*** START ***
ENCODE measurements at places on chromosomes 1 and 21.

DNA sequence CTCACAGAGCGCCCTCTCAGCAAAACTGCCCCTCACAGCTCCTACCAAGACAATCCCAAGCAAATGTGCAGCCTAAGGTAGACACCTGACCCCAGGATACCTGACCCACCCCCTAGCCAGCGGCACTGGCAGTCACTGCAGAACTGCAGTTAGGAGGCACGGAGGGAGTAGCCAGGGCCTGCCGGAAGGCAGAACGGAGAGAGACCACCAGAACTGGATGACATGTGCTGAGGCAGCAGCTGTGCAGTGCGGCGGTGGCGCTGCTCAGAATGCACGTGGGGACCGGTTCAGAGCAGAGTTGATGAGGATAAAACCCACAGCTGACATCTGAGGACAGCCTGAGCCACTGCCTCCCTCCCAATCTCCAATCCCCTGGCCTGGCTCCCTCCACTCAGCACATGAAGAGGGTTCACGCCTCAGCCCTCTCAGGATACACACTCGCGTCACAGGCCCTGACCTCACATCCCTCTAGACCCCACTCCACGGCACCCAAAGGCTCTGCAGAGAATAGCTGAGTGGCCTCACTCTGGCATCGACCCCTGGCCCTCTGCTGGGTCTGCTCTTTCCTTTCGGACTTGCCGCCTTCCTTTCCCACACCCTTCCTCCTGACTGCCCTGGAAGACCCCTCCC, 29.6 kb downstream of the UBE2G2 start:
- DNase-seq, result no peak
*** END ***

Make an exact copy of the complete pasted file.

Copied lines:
ENCODE measurements at places on chromosomes 1 and 21.

DNA sequence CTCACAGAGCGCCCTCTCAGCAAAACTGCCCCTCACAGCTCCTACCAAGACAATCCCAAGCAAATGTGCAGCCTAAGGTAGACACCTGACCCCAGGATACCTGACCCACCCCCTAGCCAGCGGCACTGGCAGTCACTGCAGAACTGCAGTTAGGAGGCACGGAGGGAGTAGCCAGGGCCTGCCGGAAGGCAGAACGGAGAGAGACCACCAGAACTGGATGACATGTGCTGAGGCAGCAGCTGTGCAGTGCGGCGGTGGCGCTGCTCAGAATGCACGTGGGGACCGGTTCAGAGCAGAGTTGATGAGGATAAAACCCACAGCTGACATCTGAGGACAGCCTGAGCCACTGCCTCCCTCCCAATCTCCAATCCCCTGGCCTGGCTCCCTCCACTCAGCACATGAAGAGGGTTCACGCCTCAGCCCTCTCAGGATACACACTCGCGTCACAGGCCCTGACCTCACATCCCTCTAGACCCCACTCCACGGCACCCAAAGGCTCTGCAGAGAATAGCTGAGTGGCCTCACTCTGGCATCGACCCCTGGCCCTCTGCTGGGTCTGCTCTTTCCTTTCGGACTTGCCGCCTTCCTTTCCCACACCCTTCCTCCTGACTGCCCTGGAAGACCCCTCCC, 29.6 kb downstream of the UBE2G2 start:
- DNase-seq, result no peak